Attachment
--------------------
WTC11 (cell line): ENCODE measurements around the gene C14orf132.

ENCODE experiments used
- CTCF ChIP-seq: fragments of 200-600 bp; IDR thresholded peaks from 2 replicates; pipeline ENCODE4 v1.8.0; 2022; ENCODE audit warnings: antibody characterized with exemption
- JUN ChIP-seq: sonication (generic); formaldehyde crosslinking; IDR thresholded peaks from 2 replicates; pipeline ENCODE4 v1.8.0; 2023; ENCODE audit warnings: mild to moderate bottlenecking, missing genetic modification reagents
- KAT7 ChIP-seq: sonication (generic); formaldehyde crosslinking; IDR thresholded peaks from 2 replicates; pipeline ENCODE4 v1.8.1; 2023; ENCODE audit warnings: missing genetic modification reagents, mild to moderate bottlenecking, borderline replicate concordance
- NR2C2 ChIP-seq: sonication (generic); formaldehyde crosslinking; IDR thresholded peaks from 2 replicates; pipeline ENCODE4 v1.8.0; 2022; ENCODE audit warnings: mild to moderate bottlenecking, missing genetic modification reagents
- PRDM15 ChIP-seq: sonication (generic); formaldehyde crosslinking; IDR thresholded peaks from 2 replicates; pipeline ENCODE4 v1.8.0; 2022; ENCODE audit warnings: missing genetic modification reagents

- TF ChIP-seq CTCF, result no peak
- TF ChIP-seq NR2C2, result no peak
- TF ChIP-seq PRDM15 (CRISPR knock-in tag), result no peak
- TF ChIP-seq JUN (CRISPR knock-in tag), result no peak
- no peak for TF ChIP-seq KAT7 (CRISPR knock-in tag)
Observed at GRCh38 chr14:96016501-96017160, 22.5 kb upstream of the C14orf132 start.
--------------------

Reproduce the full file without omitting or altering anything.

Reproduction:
WTC11 (cell line): ENCODE measurements around the gene C14orf132.

ENCODE experiments used
- CTCF ChIP-seq: fragments of 200-600 bp; IDR thresholded peaks from 2 replicates; pipeline ENCODE4 v1.8.0; 2022; ENCODE audit warnings: antibody characterized with exemption
- JUN ChIP-seq: sonication (generic); formaldehyde crosslinking; IDR thresholded peaks from 2 replicates; pipeline ENCODE4 v1.8.0; 2023; ENCODE audit warnings: mild to moderate bottlenecking, missing genetic modification reagents
- KAT7 ChIP-seq: sonication (generic); formaldehyde crosslinking; IDR thresholded peaks from 2 replicates; pipeline ENCODE4 v1.8.1; 2023; ENCODE audit warnings: missing genetic modification reagents, mild to moderate bottlenecking, borderline replicate concordance
- NR2C2 ChIP-seq: sonication (generic); formaldehyde crosslinking; IDR thresholded peaks from 2 replicates; pipeline ENCODE4 v1.8.0; 2022; ENCODE audit warnings: mild to moderate bottlenecking, missing genetic modification reagents
- PRDM15 ChIP-seq: sonication (generic); formaldehyde crosslinking; IDR thresholded peaks from 2 replicates; pipeline ENCODE4 v1.8.0; 2022; ENCODE audit warnings: missing genetic modification reagents

- TF ChIP-seq CTCF, result no peak
- TF ChIP-seq NR2C2, result no peak
- TF ChIP-seq PRDM15 (CRISPR knock-in tag), result no peak
- TF ChIP-seq JUN (CRISPR knock-in tag), result no peak
- no peak for TF ChIP-seq KAT7 (CRISPR knock-in tag)
Observed at GRCh38 chr14:96016501-96017160, 22.5 kb upstream of the C14orf132 start.